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About ncrider450

  • Rank
    TT Bronze Member

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  • Location
    North Carolina
  1. I took the valve that I was going to use and found a galvanized bushing that fit it. Drilled a hole in the barrel smaller that the outside diameter of the bushing. Then screwed a length of pipe in the bushing and heated the bushing with a torch. After the bushing was hot I screwed it in the hole allowing it to make it own threads. Best to do this with the barrel laying on the side so the weight of the bushing and pipe don't elongate the hole. After it cools, screw the bushing out, remove pipe, spread an ample amount of silicon on it and screw it back in. Let that cure and screw in your valve. I also used heater hose because it is more durable than a garden hose. I have a blue 55 gallon barrel that I made in 1996 that I did this way and it has never leaked. I still use this barrel today.
  2. I run a 2000 psi/2 gallon per minute pressure washer with no issues. Plumbed a valve into the side at the bottom of a 55 gallon plastic barrel. Barrel sits in the trailer and gravity feeds to the pressure washer. I use a 3/4 inch hose about 6' long to the pressure washer. Of course barrel has to be vented on top.
  3. I was at a large AMA district event at a track that has an uphill triple. It was announced during the riders meeting that any C class rider jumping the triple would be promoted to the B class for their next moto.
  4. Look up Raynaud's disease and see if that could be your problem. I have it and just learned to deal with it.
  5. I have bought individual jets from the Thumper Talk store.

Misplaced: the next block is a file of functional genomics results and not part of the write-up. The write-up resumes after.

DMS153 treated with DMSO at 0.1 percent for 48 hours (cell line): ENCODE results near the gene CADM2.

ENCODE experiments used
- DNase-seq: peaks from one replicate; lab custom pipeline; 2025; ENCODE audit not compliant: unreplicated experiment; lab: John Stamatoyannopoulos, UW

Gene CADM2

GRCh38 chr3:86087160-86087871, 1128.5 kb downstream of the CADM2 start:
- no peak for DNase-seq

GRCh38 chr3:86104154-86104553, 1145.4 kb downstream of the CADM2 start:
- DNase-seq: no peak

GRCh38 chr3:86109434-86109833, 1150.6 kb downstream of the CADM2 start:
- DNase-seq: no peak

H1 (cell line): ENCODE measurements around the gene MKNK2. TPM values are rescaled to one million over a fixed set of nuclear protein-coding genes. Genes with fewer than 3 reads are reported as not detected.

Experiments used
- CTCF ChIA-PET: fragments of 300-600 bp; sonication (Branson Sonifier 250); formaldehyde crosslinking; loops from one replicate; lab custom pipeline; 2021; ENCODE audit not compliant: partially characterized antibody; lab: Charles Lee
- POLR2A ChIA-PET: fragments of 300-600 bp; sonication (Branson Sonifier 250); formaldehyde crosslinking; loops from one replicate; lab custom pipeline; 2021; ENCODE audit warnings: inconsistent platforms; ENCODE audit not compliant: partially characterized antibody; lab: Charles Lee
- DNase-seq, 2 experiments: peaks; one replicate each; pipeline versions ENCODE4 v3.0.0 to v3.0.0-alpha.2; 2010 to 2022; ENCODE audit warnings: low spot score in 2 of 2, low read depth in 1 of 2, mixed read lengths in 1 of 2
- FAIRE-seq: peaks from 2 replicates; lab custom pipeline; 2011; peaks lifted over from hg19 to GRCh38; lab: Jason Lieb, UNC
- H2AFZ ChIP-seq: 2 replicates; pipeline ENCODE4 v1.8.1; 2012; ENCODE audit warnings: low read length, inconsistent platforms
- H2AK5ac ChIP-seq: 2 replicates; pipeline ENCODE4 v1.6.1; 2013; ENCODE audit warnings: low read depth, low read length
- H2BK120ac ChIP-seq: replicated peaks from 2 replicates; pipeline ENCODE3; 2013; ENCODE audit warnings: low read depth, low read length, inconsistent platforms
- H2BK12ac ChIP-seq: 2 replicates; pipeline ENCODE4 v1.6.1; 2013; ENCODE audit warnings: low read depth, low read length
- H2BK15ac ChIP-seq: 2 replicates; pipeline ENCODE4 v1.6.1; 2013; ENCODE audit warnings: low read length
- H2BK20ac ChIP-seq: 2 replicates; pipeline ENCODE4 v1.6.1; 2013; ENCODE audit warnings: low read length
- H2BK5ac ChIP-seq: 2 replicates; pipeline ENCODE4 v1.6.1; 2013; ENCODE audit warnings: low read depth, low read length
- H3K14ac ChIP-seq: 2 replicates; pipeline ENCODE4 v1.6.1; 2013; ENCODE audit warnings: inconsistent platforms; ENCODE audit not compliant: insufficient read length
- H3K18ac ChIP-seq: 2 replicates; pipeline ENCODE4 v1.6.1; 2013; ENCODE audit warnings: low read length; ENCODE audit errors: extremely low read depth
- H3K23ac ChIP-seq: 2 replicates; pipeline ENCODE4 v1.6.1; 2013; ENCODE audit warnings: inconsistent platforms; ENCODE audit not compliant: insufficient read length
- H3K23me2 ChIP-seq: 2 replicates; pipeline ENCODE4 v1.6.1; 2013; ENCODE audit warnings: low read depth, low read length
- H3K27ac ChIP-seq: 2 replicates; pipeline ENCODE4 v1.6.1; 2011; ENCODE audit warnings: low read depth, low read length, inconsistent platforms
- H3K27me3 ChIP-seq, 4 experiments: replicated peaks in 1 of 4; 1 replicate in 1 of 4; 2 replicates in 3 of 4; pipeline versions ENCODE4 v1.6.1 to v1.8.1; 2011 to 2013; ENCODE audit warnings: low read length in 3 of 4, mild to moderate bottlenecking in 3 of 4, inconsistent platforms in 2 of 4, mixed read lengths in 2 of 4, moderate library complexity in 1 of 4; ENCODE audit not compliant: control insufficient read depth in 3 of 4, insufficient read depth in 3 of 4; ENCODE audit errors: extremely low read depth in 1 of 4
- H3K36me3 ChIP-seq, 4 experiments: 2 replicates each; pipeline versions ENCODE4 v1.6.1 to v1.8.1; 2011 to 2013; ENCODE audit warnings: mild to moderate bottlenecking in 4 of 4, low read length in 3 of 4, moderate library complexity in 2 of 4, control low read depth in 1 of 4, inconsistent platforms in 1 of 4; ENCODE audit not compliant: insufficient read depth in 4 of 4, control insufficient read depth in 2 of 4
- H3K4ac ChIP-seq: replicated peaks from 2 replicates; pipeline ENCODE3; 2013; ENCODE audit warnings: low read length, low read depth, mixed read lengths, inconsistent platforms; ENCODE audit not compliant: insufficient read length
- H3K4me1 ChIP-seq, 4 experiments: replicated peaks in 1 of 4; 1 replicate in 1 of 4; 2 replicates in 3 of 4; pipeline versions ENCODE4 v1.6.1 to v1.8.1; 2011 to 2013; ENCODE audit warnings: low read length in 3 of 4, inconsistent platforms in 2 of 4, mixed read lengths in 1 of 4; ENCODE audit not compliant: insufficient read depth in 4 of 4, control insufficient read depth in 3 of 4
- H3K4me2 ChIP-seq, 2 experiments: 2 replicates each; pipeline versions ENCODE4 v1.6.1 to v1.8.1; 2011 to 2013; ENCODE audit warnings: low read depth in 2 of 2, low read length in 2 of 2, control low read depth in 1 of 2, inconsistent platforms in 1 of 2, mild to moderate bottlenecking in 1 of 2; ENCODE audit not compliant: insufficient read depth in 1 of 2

6. I remember reading the article on that bike. The bad thing was the carbon fiber fenders broke off during riding.
  7. When I have my hitch carrier in I bolt the tag to it where it can be seen. Never had an issue in NC.
  8. Just did a few calculations. Too have a track or riding area with no houses within 5 miles you would need 78.54 square miles or 50265 acres. How do these politicians come up with this crap.
  9. I bet he is the only person to use less gas getting to and from the track than while riding at the track.
  10. I have them on my bike. I really like them because I feel better connected to the bike. It takes a little getting use to especially rear braking. It is easy to lock up the rear wheel until you get used to them. They are extremely well made.
  11. I had a chunk of wood fly up and get lodged between the wheel and swingarm at full throttle on a YZ250. That shattered third gear which sent small pieces of gear through the entire engine. Very expensive.
  12. http://www.youtube.com/watch?v=fhq_PdZtwuY Title says it all!
  13. I had thought about starting this same thread. I have had three Rekluse clutches. The Z-Start, Z-Start Pro, and the EXP 2.0. One thing I really like about their company is you can actually read and understand the instruction manuals. They also have them available on-line. Every time I have called them with a question, someone answers. I was missing a thrust washer in one of the kits, I called and spoke with Joe, he apologized and said he would over night the part. I am sure the shipping cost them 50 times more than the part but customer satisfaction seems to be their number one goal. Combine that with the great product they have and I believe they will be around for a long time. Also, I ordered all three through the TT store which also has great customer service. Coo, the greatest thing about these clutches is when you get fatigued you can back off and not use the clutch and recover. I had a rocky uphill a few weeks ago I screwed up on and lost my momentum. No fault of the clutch. I was able to walk the bike up the hill with much less effort than if I had a manual clutch. Also, no stalling if set up properly.
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